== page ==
When it comes to politics, appearances matter. A lot. Especially for female politicians.
While research (and common knowledge) has shown that attractive candidates are more likely to get votes, a new Dartmouth-led study takes this idea further: how do voters respond to feminine versus masculine facial features?
The study found that many voters prefer female politicians with feminine features, especially in conservative areas. Female candidates with traditionally masculine features — strong jawline, prominent brow, short hair — fared worse at the ballot box.
"Female politicians are treated differently than male politicians based on their facial features, even at the most spontaneous level," said the study's senior author, Jon Freeman, an assistant professor and director of the Social Cognitive & Neural Sciences Lab at Dartmouth.
Translation: women are the ones being judged on their looks. When it came to male politicians, it didn’t matter whether they had more masculine or feminine features.
Photos were cropped to show only a politician's face and hair, gray-scaled, and standardized for size.
The study was like a political version of Hot or Not. Participants would sit down at a computer and the faces of real-life candidates — the winners and runners-up in U.S. Senate and gubernatorial elections between 1998 and 2010 — would pop up on the screen.
After the face appeared, the 300 participants would then use a mouse to click on the word “female” or “male.”
Apparently it doesn’t take people long to decide if a woman looks manly or womanly — just 380 milliseconds per image. Here’s the interesting part: the female candidates who were identified as feminine tended to be the real-life electoral victors. So when the participants were choosing more feminine faces, they were also predicting the winners.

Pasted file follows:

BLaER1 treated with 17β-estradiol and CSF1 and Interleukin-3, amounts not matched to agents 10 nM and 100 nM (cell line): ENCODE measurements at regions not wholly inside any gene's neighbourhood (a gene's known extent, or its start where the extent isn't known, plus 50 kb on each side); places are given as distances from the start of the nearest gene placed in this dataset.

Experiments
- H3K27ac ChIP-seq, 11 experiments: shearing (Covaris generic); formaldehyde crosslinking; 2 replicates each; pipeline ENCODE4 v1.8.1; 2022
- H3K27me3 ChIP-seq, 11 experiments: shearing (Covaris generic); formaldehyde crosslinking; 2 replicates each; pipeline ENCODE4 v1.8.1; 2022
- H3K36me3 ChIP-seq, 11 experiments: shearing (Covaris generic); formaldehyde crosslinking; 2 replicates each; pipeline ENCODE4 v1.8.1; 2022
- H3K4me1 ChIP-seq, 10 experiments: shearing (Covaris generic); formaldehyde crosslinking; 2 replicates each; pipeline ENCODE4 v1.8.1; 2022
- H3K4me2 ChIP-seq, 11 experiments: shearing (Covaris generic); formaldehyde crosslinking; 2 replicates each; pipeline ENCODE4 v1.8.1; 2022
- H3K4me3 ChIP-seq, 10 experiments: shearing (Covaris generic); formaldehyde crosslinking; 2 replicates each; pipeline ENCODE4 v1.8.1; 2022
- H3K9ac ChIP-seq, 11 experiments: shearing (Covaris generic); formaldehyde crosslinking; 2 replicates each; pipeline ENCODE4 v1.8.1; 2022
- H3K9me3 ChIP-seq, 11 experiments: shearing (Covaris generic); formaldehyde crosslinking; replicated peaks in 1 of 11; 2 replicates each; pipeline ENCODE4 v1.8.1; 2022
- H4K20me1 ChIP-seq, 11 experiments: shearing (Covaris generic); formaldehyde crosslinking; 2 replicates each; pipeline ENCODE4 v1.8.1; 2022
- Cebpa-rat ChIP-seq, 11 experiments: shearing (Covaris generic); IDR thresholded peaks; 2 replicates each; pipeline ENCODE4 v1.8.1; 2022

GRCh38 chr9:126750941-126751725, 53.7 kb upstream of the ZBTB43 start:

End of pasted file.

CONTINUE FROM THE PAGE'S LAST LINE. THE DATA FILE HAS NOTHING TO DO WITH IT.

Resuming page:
"These findings suggest that the way a face’s gender is rapidly processed may translate into real-world political outcomes," Freeman told Fusion.
Participants categorized the gender of a face by moving the mouse from the bottom-center of the screen to the top corners.
The new study highlights the differences in how male and female politicians are evaluated by voters, even at the most basic level. Aside from facial features, there are other factors that contribute to the discrepancy in how male and female politicians are judged.
There is a possibility that the media plays into these perceptions; a 2013 study found that news coverage of female politicians focuses on personality while coverage of males focuses on the issues.
"It's far too early to suggest female politicians ought to change their campaigns or styles of self-presentation," Freeman said. "But this work does raise awareness that gendered facial cues may be having an impact uniquely on the electoral success of women."
Alexandra DiPalma is a producer for Fusion Lightworks, Fusion’s In-house Branded Content Agency.